With new counsel, indicted Williams surrenders law license but remains Philly DA

 Philadelphia District Attorney Seth Williams arrives for his arraignment on bribery and extortion charges at the federal courthouse, Wednesday, March 22, 2017, in Philadelphia. (Matt Rourke/AP Photo, file)

Philadelphia District Attorney Seth Williams arrives for his arraignment on bribery and extortion charges at the federal courthouse, Wednesday, March 22, 2017, in Philadelphia. (Matt Rourke/AP Photo, file)

Philadelphia District Attorney Seth Williams has agreed to temporarily suspend his law license a week after federal authorities filed a 23-count corruption indictment against him.

And, despite widespread calls for his resignation, Williams said he will not step down from office before his terms ends in December.

Williams was in court on Friday to announce his new defense attorney. It came after a dramatic hearing earlier in the week when his former lawyer asked to quit, citing the Williams’ inability to pay.

Federal prosecutors allege that Williams abused his office by accepting money and gifts in exchange for favors in his official capacity. In addition, prosecutors claim Williams stole money — including funds from his elderly mother — to support his lavish lifestyle.

But his new defense attorney, Thomas Burke, said the indictment doesn’t show that Williams did anything wrong.

“It is devoid of a single allegation that a quid-pro-quo took place,” Burke said of the charges, which came about after federal authorities seized more than 80,000 documents and 300,000 emails from Williams. 

Burke cited a U.S. Supreme Court case that narrowed the definition of what constitutes an “official act” in corruption cases, making it more difficult for prosecutors to prevail in allegations of corruption.

Although he did not mention it by name, he was likely referring to the high court vacating the corruption conviction of former Virginia Gov. Bob McDonnell in 2015.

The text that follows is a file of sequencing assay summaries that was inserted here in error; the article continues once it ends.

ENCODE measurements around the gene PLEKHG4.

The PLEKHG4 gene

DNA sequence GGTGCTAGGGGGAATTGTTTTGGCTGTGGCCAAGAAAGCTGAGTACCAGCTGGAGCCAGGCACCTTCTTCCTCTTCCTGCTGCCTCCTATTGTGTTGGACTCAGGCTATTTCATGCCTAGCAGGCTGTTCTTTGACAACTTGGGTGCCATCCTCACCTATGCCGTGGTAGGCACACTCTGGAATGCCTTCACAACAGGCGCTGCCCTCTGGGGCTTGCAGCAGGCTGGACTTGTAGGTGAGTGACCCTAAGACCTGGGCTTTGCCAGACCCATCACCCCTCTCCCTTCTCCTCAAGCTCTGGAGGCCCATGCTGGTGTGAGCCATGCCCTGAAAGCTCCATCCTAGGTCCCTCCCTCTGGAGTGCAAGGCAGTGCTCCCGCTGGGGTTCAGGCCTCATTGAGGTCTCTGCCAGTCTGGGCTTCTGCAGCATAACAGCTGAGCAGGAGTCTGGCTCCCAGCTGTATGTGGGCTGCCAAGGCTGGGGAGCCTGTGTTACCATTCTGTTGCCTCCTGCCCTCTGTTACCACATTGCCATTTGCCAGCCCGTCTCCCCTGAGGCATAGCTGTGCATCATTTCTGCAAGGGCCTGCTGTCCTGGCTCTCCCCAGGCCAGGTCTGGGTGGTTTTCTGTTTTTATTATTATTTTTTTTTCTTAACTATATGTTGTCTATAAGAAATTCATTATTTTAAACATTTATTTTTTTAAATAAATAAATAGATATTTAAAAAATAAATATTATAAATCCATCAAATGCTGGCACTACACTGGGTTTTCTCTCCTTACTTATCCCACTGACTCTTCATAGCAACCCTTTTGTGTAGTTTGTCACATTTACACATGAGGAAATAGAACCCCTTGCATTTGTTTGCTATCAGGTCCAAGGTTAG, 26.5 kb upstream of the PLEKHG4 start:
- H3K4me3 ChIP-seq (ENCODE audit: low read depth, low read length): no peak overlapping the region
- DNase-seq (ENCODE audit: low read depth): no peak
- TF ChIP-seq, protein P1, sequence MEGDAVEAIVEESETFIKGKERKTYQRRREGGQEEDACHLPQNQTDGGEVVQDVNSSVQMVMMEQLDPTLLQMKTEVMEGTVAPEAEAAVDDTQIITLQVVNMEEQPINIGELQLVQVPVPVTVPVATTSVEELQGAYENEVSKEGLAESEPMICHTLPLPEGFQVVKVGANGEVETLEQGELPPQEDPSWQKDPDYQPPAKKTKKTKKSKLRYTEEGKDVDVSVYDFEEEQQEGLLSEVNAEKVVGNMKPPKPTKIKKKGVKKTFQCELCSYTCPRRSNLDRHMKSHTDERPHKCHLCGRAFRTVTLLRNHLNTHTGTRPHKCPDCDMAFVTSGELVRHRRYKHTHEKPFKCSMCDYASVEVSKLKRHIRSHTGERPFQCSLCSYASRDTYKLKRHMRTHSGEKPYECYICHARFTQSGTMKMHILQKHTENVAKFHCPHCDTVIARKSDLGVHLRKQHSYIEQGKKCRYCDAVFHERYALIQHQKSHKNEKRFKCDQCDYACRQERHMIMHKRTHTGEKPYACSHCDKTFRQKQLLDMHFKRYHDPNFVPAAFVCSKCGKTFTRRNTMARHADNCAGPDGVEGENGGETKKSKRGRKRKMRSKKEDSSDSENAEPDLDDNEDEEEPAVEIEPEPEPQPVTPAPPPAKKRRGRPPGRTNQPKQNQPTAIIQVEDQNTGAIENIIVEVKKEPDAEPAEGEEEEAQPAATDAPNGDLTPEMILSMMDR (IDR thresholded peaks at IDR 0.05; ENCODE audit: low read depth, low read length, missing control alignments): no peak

The indictment against Williams includes bribery violations according to Pennsylvania law, not federal law, a decision that experts said was deliberate.

But Burke said he is confident Williams will beat the charges.

“The indictment does not contain a single allegation that the outcome of a single case prosecuted by my client’s office was affected,” Burke said. “We look forward to refuting the allegations and to the day that Mr. Williams is cleared of this behavior.”

Over the years, Burke has contributed at least $6,000 to Williams’ campaign funds, according to records.

He declined to answer reporters’ questions after reading a statement outside of the federal courthouse, including a question about his donations to Williams. 

But as wind whipped and rain poured down, a man carrying a large umbrella had this to say to Williams: “Seth, you betrayed the trust of the black community.”

Williams didn’t address the man — or reporters. Without a law license, Williams will run the DA’s Office in “an administrative capacity,” Burke said.

U.S. Magistrate Judge Timothy Rice told Burke that if he quits before trial, there could be consequences — including allegations that Williams is delaying his own trial — that could result in Williams’ bail being revoked.

Burke told Rice he understood, saying it would not become an issue.

“Short of my death and getting beamed up by the aliens, I’m in it until the end,” Burke said.

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